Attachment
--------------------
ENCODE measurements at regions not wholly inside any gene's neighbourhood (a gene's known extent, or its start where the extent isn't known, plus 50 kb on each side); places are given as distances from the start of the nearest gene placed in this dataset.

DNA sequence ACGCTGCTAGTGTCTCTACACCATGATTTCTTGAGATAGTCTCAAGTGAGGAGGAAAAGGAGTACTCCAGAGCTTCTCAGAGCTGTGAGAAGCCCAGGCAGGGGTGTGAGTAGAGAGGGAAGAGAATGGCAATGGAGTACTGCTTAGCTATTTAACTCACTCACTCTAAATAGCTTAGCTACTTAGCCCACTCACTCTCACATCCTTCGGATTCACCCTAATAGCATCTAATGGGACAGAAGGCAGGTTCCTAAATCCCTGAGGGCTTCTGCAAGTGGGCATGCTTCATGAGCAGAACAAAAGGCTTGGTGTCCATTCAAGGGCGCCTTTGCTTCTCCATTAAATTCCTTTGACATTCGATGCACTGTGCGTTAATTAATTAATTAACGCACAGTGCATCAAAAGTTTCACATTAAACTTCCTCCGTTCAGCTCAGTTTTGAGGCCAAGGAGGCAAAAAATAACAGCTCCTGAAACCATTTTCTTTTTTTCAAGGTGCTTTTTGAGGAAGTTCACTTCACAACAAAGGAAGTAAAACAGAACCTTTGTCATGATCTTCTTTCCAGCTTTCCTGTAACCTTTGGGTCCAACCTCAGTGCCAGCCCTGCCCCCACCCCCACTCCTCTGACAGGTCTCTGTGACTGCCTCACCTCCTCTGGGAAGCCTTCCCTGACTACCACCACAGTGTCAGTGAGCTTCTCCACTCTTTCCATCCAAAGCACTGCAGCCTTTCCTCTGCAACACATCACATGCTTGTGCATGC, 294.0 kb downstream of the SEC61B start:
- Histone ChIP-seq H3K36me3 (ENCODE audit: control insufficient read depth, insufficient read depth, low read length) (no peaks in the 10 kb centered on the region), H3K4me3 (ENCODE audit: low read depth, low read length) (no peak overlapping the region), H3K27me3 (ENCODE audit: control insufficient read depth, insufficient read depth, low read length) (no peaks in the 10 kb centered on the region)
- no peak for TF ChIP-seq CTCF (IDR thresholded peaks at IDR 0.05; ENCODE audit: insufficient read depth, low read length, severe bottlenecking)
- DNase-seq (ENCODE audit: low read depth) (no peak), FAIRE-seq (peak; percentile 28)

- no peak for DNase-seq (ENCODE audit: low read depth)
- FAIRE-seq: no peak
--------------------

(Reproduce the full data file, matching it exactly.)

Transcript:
ENCODE measurements at regions not wholly inside any gene's neighbourhood (a gene's known extent, or its start where the extent isn't known, plus 50 kb on each side); places are given as distances from the start of the nearest gene placed in this dataset.

DNA sequence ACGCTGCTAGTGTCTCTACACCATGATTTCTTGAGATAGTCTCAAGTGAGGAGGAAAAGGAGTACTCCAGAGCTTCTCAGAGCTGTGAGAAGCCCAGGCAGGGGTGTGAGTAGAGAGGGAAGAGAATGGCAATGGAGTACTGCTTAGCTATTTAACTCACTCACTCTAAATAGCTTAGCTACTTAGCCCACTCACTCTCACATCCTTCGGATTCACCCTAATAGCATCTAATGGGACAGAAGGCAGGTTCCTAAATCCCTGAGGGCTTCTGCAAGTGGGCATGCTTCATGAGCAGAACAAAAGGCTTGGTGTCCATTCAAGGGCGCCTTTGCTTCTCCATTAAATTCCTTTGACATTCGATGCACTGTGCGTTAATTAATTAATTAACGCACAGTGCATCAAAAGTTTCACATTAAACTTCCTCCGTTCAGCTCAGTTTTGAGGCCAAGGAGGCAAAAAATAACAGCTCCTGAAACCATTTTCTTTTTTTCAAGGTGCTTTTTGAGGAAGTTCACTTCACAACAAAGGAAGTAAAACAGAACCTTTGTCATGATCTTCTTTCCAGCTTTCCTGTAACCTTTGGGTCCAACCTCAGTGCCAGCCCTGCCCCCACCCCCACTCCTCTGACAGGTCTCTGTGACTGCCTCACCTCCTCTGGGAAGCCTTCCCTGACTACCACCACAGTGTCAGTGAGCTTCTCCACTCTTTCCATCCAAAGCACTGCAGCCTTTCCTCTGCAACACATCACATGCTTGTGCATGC, 294.0 kb downstream of the SEC61B start:
- Histone ChIP-seq H3K36me3 (ENCODE audit: control insufficient read depth, insufficient read depth, low read length) (no peaks in the 10 kb centered on the region), H3K4me3 (ENCODE audit: low read depth, low read length) (no peak overlapping the region), H3K27me3 (ENCODE audit: control insufficient read depth, insufficient read depth, low read length) (no peaks in the 10 kb centered on the region)
- no peak for TF ChIP-seq CTCF (IDR thresholded peaks at IDR 0.05; ENCODE audit: insufficient read depth, low read length, severe bottlenecking)
- DNase-seq (ENCODE audit: low read depth) (no peak), FAIRE-seq (peak; percentile 28)

- no peak for DNase-seq (ENCODE audit: low read depth)
- FAIRE-seq: no peak